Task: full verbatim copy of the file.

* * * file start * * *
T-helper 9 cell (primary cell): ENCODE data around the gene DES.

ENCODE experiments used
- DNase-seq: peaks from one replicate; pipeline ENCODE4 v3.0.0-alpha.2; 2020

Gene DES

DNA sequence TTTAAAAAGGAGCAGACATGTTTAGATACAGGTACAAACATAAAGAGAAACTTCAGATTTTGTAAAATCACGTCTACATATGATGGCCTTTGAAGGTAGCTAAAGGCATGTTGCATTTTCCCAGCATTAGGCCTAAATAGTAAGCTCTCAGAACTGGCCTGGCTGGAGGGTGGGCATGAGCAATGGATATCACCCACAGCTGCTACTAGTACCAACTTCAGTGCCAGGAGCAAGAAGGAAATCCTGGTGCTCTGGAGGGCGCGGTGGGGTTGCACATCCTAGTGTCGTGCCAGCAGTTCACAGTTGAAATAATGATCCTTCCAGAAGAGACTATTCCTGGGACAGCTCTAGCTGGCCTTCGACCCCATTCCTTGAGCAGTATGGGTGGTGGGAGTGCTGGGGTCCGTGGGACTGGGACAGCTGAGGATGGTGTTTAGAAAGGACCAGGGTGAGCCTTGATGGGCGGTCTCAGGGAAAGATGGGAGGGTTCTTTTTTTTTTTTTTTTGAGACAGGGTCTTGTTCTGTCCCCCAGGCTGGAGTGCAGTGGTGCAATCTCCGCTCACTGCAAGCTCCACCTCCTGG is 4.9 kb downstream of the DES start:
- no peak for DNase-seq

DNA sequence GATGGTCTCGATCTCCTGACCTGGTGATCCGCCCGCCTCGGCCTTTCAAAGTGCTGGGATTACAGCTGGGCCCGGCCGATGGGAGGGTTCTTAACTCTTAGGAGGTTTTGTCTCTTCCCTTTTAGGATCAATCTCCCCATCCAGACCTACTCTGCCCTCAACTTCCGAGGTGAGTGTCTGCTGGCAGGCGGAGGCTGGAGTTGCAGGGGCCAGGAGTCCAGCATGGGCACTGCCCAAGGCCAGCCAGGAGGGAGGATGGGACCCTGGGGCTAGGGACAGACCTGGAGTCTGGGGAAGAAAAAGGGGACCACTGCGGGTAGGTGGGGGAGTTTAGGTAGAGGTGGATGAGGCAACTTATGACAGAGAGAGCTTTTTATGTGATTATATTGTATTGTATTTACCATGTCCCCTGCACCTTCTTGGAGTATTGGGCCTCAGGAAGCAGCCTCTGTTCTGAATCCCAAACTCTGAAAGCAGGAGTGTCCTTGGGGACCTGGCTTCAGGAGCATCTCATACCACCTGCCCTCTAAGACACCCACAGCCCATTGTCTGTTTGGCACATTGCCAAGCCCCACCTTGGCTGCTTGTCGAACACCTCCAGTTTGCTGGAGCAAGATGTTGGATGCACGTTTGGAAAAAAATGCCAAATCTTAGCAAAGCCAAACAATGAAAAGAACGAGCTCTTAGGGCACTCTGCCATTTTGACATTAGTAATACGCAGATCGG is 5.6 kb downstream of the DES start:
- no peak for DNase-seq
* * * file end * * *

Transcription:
T-helper 9 cell (primary cell): ENCODE data around the gene DES.

ENCODE experiments used
- DNase-seq: peaks from one replicate; pipeline ENCODE4 v3.0.0-alpha.2; 2020

Gene DES

DNA sequence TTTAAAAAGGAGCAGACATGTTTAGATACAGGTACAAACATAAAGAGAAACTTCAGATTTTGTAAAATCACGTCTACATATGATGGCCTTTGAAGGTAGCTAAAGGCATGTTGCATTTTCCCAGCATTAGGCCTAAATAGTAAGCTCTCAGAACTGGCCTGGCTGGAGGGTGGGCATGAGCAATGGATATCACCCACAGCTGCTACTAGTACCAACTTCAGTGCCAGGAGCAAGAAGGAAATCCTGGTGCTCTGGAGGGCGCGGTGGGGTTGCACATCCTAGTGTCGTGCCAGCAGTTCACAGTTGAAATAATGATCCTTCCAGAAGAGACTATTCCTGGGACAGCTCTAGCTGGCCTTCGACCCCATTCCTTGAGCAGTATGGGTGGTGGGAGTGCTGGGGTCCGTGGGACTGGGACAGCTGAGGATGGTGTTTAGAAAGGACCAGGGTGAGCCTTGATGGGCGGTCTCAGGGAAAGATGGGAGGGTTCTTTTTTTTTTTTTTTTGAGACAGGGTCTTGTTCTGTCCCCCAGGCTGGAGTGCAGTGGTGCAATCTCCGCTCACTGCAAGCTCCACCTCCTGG is 4.9 kb downstream of the DES start:
- no peak for DNase-seq

DNA sequence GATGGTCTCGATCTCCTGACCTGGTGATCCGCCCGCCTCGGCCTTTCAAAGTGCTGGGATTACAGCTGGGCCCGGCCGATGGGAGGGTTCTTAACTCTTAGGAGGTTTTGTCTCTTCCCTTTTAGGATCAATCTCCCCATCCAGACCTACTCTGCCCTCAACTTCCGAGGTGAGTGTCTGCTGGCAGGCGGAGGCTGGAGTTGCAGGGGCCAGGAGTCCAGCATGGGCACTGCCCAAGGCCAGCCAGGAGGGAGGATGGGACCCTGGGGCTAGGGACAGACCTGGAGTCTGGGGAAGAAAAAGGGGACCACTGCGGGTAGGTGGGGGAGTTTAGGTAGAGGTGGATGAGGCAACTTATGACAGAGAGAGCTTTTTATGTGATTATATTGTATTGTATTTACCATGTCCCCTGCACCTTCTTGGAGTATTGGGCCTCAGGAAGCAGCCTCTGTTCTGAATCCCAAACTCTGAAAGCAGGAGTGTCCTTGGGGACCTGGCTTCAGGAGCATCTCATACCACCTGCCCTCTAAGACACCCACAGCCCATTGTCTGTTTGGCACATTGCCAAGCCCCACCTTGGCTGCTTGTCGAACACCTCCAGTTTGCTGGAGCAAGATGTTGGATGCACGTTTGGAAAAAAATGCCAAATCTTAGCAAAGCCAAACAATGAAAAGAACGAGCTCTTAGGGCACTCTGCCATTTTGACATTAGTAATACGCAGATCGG is 5.6 kb downstream of the DES start:
- no peak for DNase-seq